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Minimal ascites with bilateral pleural effusion

USG guided FNAC from lesion in gall bladder and liver interface showed sheets and clusters of malignant cells in a hemorrhagic background. These cells have moderate amount of cytoplasm and pleomorphic hyperchromatic nuclei. The features are consistent with carcinoma.


  Discussion Top


Upper GI bleeding is a very common life threatening condition. Atleast 5% of all the admission from emergency department in India is due to UGI bleed. The incidence of UGI bleed ranges from 50 to 150/100,000 population annually worldwide.[2] In a study done in South India, the most common cause of UGI Bleed was varices followed by peptic ulcer disease.[3] In a study done in Northeastern India, the most common cause of UGI bleed was peptic ulcer diease followed by variceal rupture.[4]

Cholecystoduodenal fistula rarely causes upper GI bleeding. A thorough search of medical literature revealed only 11 case reports published in. The first reported case of cholecystoduodenal fistula presenting as upper GI bleed was reported in 1967 from Massachusetts General Hospital.[5] Gaetano La Greca et al. also reported a similar case in 2008 where a patient with UGI bleed had a duodenal ulcer with penetration/fistulisation in common bile duct associated with perforation of gall bladder with intrahepatic abscess and erosion of gastroduodenal artery.[6]

Bilioenteric fistulas are abnormal communication between the bile duct system and the gastrointestinal tract that occurs spontaneously and is a rare complication of an untreated gallstone in majority of cases.

It has been theorized that a cholecystoduodenal fistula may represent a significant risk factor in the development of gall bladder carcinoma because of the chronic reflux of duodenal contents including pancreatic juice. Once carcinoma gallbladder develops,the patient has a poor prognosis. Takharo Sanada et al. reported a case of carcinoma gallbladder which progressed to duodenal wall through a cholecystoduodenal fistula.[7]

As cholecystoduodenal fistula is a rare cause of massive upper GI bleed, a high index of clinical suspicion should always be in mind. Once diagnosis is made,surgery remains the most effective treatment. Our patient,however,received only palliative care due to advanced course of the disease. To the best of our knowledge,this is the first reported case of carcinoma gall bladder with cholecystoduodenal fistula as a cause of upper GI bleed in this region. We believe that this case highlights the importance of clinical suspicion and the role of CT imaging as complementary tool to aid in diagnosis of cases with UGI bleed and nonsatisfactory endoscopic finding.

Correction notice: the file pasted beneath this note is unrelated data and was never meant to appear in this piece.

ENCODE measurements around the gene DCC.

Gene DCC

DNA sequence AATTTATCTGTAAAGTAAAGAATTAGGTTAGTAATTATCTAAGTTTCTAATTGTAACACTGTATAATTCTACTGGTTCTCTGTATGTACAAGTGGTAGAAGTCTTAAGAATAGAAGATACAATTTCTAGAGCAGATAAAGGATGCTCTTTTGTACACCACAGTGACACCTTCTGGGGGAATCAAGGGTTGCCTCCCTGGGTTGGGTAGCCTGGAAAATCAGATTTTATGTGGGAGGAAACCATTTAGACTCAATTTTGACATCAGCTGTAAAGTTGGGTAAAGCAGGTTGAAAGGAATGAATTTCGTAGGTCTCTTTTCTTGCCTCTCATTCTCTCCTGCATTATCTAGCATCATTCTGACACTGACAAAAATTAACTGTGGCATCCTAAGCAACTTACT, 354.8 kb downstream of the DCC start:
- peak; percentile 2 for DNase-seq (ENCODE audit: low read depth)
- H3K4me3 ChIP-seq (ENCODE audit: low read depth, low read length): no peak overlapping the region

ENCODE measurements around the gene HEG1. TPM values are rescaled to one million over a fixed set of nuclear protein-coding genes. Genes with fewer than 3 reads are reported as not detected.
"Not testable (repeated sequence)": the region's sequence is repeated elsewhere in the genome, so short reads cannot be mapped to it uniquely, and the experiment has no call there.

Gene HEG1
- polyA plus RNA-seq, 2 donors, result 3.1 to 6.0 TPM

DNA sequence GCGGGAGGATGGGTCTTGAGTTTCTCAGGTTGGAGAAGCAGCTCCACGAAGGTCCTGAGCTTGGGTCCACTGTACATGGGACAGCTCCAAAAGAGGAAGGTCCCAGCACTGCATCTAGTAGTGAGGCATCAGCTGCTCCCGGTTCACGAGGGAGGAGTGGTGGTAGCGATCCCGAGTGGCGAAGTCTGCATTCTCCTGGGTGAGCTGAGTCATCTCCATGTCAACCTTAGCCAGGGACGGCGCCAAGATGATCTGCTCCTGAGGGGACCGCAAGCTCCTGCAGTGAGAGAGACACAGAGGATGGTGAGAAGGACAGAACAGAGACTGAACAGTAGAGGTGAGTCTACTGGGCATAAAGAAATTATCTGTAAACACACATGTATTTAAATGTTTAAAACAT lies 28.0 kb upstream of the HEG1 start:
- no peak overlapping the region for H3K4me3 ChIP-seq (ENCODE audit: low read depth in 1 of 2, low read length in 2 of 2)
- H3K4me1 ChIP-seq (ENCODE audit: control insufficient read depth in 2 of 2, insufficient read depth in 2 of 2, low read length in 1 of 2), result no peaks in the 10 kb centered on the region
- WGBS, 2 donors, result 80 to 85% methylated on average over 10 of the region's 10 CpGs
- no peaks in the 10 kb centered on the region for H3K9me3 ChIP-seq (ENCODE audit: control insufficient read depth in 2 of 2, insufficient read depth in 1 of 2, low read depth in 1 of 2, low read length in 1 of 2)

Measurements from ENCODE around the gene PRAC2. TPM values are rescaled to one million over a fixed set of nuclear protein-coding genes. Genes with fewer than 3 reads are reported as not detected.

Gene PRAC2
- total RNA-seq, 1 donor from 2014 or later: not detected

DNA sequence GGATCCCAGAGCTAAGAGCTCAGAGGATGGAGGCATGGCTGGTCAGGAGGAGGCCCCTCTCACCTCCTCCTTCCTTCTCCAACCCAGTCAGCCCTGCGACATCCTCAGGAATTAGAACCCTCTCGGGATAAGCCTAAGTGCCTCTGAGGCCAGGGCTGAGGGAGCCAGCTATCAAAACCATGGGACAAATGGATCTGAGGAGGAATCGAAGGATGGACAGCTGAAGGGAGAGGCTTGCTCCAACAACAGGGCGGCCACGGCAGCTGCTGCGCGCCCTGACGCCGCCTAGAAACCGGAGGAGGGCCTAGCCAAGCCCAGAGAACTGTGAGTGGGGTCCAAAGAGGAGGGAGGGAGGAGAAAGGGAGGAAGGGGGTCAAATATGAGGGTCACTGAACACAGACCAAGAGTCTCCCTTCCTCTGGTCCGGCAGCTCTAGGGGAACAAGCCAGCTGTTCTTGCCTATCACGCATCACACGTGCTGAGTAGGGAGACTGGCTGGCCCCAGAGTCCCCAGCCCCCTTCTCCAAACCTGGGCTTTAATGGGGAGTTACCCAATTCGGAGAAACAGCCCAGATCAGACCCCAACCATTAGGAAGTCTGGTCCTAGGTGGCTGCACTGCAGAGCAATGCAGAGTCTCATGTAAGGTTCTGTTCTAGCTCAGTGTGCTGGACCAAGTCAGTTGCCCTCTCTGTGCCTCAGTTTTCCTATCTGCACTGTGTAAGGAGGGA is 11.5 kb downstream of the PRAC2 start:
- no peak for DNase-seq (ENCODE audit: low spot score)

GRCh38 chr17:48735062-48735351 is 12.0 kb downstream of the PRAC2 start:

Financial support and sponsorship

Nil.

Conflicts of interest

There are no conflicts of interest.



 
  References Top

1.
van Leerdam ME. Epidemiology of acute upper gastrointestinal bleeding. Best Pract Res Clin Gastroenterol 2008;22:209-24.  Back to cited text no. 1
    
2.
Fallah MA, Prakash C, Edmundowicz S. Acute gastrointestinal bleeding. Med Clin North Am 2000;84:1183-208.  Back to cited text no. 2
    
3.
Mahajan P, Chandail VS. Etiological and endoscopic profile of middle aged and elderly patients with upper gastrointestinal bleeding in a tertiary care hospital in North India: A retrospective analysis. J Midlife Health 2017;8:137-41.  Back to cited text no. 3
    
4.
Chetia K, Borah RK. Upper Gastrointestinal bleeding in a tertiary care center in North East India: A retrospective study. Int J Adv Res 2020;8:559-63.  Back to cited text no. 4
    
5.
Corry RJ, Mundth ED, Bartlett MK. Massive upper-gastrointestinal tract hemorrhage. A complication of cholecystoduodenal fistula. Arch Surg 1968;97:531-2.  Back to cited text no. 5
    
6.
La Greca G, Grasso E, Sofia M, Gagliardo S, Barbagallo F. [Complicated duodeno-biliary fistula in bleeding duodenal ulcer: Case report an literature review]. Ann Ital Chir 2008;79:57-61.  Back to cited text no. 6
    
7.
Sanada T, Baba H, Ohba A, Wakabayashi M, Ebana H, Nakamura H, et al. [Gallbladder carcinoma, progressed along cholecystoduodenal fistula–a case report]. Gan to Kagaku Ryoho 2010;37:2717-9.  Back to cited text no. 7
    


    Figures

  [Figure 1], [Figure 2]



 

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  In this article
   Abstract
  Introduction
  Case Report
  On Examination
  Investigations
  Discussion
   References